This year you’ll likely see a lot of HDR, or high-dynamic range, TVs. This isn’t some nonsense technology like 3D, though. HDR TVs actually provide a major boost to image quality versus non-HDR sets. In fact, it’s more of a benefit than even 4K resolution.

Samsung HDR TV.
Samsung’s SUHD TV’s offer HDR technology.

That’s because HDR TVs are capable of displaying deeper blacks and brighter whites than standard TVs. They also offer wide color gamuts, meaning these TVs can show more colors than their predecessors. The difference is striking when you see it in person. So far, there isn’t much content that supports HDR technology, but it’s coming, and fast. In fact, both Microsoft’s (MSFT) Xbox One S and Sony’s PlayStation 4 Pro support HDR, as well as 4K. And Netflix (NFLX) is now offering HDR content.

In other words, if you’re shopping for a TV and want it to be relatively future-proof, make sure it’s an HDR TV.

Refresh rates aren’t what they seem

Outside of resolution, the next most confusing number you usually see when shopping for a TV is refresh rate. Expressed as hertz (Hz), refresh rate is the number of times a TV refreshes the image on the screen each second.

The higher the refresh rate, the smoother onscreen movement looks. The lower the refresh rate, the jumpier movement looks.

The refresh rate standard for TVs is 60Hz, or 60 times a second. To improve image quality, manufacturers can increase refresh rates to 120Hz or 240Hz.

An LG TV.
Stay clear of low refresh rates.

But the refresh rate you see listed on the box isn’t always the TV’s actual refresh rate. Because TV makers know that most people equate bigger numbers with higher quality, they use different techniques to come up with ridiculously high refresh rates that don’t make any sense.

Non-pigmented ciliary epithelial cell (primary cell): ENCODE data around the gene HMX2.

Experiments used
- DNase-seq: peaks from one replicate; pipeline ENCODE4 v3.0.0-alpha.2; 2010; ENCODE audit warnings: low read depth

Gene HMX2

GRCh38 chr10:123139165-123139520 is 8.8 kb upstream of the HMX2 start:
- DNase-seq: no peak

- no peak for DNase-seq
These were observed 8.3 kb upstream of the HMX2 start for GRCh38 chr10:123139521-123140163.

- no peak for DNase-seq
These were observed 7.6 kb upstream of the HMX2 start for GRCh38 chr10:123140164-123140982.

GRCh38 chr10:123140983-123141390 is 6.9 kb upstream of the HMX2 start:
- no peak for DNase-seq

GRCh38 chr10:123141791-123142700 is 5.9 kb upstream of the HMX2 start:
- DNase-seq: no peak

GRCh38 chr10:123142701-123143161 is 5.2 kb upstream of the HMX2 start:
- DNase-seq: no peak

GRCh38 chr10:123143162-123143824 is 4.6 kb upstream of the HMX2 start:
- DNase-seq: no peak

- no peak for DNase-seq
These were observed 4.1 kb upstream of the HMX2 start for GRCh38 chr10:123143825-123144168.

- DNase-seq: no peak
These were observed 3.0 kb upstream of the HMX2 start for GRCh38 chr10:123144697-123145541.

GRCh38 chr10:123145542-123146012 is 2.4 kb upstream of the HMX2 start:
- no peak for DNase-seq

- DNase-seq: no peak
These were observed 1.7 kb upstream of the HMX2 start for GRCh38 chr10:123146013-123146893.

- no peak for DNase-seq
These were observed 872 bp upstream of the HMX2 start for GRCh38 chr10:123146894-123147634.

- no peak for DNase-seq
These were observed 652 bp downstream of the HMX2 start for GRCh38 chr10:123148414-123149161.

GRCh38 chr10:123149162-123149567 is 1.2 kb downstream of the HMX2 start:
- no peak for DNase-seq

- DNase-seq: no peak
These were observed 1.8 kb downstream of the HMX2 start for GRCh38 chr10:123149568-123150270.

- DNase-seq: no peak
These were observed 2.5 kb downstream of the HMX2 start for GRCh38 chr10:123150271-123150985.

CNET has a fantastic breakdown of this, explaining how companies like LG, Panasonic, and Samsung use marketing language like TruMotion and Image Motion to fudge their TVs’ refresh rates to higher numbers.

If you can find a TV with a 120Hz refresh rate, that’s the way to go. But before you buy, make sure that when the box says the refresh rate is 120Hz, it really is 120Hz. You can usually do this by checking your TV’s technical specifications. Just make sure you’re looking at the real refresh rate and not the “effective refresh rate.” If you can’t find the actual refresh rate, check out CNET’s post or Rtings.com.

LED or OLED?

The two most common TVs on the market are LCD sets with LED (light-emitting diode) backlights, which we’ll just call LED TVs, and OLED (organic light-emitting diode) TVs. So what’s the difference besides one word? Light, or rather, how they produce it.

LED TVs create images onscreen by passing light through a series of red, green, and blue pixels. Some manufacturers place LEDs on the sides of their TV (edge-lit LEDs), while others use full-array backlighting, which puts the LED backlight directly behind the screen.

Some screens feature a technology called local dimming, which allows the TV to brighten or darken the backlighting in parts of the screen to make images look lighter or dimmer depending on what you’re watching.

LG OLED TV.
LG’s OLED TVs are beautiful, but pricey.

Both edge-lit and full-array LED TVs can use local dimming, but full-array TVs offer a better visual experience, as they are able to better control which parts of the image they lighten or darken.

Unlike LED TVs, which use a backlight to light its pixels, the pixels in an OLED TV light themselves. That means they can also turn themselves off completely, which improves power efficiency and allows for dynamic colors and incredibly deep blacks. The images truly are spectacular.